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State lawmakers receive update on Alderson Broaddus in first interim committee meetings

CHARLESTON, W.Va. — Chancellor of the Higher Education Policy Commission Dr. Sarah Tucker provided an update on Alderson Broaddus University to members of the Legislative Oversight Commission on Education Accountability Sunday.

Interim committee meetings at the state capitol building began Sunday afternoon and are scheduled through Tuesday, August 8.

The financially-troubled institution is set to close due to mounting debt and a non-existent cash flow.

“They have significant long term debt of more than $30 million, they have lines of credit at or near $5 million which is there maximum, and they owe the city of Philippi $835,000,” Tucker told state lawmakers.

The state’s Higher Education Policy Commission met last week and voted unanimously to revoke the authorization to confer degrees in the state from the school effective at the end of the year. The Higher Learning Commission, a national accrediting body, announced last week that the university voluntarily resigned its accreditation effective December 31.

“At the end of the day, we came to the conclusion that this institution was not going to be able to stay open for the semester,” Tucker said following the interactions and meetings with AB officials and after learning of their financial situation.

The fall semester at AB begins August 21, with some students coming to campus even earlier than that. Some students are already on campus for certain activities.

Seniors scheduled to graduate at the end of the fall semester may return to complete their degrees. About 15 students fit that description according to Tucker.

Of the 750 students that are enrolled at the private institution, Tucker said around 80% of AB students are athletes, who have their tuition reduced by around 50%.

“Isn’t that pretty high,” Delegate Joe Statler (R-Monongalia) asked, to which Chancellor Tucker replied, “yes.”

With the authorization pulled, the institution is also not permitted to enroll new students beginning this fall semester. Delegate Statler said it’s not a good look for AB if they were indeed recruiting students during the spring semester of 2022, before the authorization was pulled, and considering their financial troubles.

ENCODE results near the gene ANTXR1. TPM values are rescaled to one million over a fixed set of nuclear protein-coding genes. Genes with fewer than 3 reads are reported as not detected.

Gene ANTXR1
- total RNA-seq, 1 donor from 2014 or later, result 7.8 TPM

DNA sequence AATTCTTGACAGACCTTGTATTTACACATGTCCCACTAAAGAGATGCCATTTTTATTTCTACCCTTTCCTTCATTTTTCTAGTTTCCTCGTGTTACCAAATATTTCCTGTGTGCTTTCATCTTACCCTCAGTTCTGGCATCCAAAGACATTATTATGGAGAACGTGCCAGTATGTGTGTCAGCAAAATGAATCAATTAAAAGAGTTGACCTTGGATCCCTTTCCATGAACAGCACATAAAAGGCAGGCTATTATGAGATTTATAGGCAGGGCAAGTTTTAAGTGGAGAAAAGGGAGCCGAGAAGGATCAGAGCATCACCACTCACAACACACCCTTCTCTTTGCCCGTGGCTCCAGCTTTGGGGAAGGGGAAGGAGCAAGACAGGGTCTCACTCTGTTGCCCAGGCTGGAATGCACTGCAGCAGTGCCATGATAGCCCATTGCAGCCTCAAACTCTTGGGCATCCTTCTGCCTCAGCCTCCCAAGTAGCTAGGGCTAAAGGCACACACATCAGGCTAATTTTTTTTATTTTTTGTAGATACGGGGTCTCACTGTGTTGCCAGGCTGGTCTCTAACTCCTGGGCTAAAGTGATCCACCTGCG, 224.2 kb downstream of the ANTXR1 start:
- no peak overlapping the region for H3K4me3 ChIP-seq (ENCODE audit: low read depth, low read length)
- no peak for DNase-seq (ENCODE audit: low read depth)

“I don’t want to say it’s criminal, but it’s bad,” he said. “We already know we’re in trouble and we’re still recruiting students?”

Chancellor Tucker suggested it’d be a good idea for state officials and the HEPC to take a closer look at other universities across the state from a financial standpoint.

“I do think it is probably incumbent upon us in this next year to take a really hard look at the finances of all of our institutions. Institutions across the country are closing,” said Tucker.

Tucker gave credit specifically to West Virginia Wesleyan College in Upshur County and Davis & Elkins College in Randolph County for stepping up in trying to transfer eligible students. West Virginia State University has also reached out to transferring students of Alderson Broaddus, among a handful of other institutions.

Chancellor Tucker also gave a brief update on deferred maintenance for higher education institutions.

“I once again want to thank you all for allocating money in the surplus section for deferred maintenance for higher education,” she said.

According to Tucker, it’s the first time that has happened since 2009.

$272 million is being allocated for four-year institutions, while Tucker said that two-year institutions have around $20 million for deferred maintenance.

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